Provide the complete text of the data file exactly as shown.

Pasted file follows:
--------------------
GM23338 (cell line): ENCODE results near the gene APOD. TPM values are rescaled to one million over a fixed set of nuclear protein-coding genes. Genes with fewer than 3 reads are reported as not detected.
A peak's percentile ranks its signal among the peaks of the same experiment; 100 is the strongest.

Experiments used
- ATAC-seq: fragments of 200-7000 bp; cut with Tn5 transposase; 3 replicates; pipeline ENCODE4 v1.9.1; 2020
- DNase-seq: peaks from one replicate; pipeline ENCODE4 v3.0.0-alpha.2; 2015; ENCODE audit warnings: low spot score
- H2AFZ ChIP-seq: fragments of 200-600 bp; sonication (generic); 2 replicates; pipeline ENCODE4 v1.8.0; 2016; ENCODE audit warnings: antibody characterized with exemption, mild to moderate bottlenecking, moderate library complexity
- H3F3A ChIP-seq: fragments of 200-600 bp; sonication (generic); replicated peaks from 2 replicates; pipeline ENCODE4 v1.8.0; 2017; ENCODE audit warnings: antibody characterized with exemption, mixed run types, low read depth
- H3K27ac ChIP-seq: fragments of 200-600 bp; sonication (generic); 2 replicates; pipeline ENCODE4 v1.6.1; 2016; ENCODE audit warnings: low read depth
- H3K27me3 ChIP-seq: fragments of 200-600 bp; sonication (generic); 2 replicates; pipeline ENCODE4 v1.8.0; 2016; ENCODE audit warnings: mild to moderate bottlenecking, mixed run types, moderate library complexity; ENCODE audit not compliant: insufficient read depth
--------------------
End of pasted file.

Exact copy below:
GM23338 (cell line): ENCODE results near the gene APOD. TPM values are rescaled to one million over a fixed set of nuclear protein-coding genes. Genes with fewer than 3 reads are reported as not detected.
A peak's percentile ranks its signal among the peaks of the same experiment; 100 is the strongest.

Experiments used
- ATAC-seq: fragments of 200-7000 bp; cut with Tn5 transposase; 3 replicates; pipeline ENCODE4 v1.9.1; 2020
- DNase-seq: peaks from one replicate; pipeline ENCODE4 v3.0.0-alpha.2; 2015; ENCODE audit warnings: low spot score
- H2AFZ ChIP-seq: fragments of 200-600 bp; sonication (generic); 2 replicates; pipeline ENCODE4 v1.8.0; 2016; ENCODE audit warnings: antibody characterized with exemption, mild to moderate bottlenecking, moderate library complexity
- H3F3A ChIP-seq: fragments of 200-600 bp; sonication (generic); replicated peaks from 2 replicates; pipeline ENCODE4 v1.8.0; 2017; ENCODE audit warnings: antibody characterized with exemption, mixed run types, low read depth
- H3K27ac ChIP-seq: fragments of 200-600 bp; sonication (generic); 2 replicates; pipeline ENCODE4 v1.6.1; 2016; ENCODE audit warnings: low read depth
- H3K27me3 ChIP-seq: fragments of 200-600 bp; sonication (generic); 2 replicates; pipeline ENCODE4 v1.8.0; 2016; ENCODE audit warnings: mild to moderate bottlenecking, mixed run types, moderate library complexity; ENCODE audit not compliant: insufficient read depth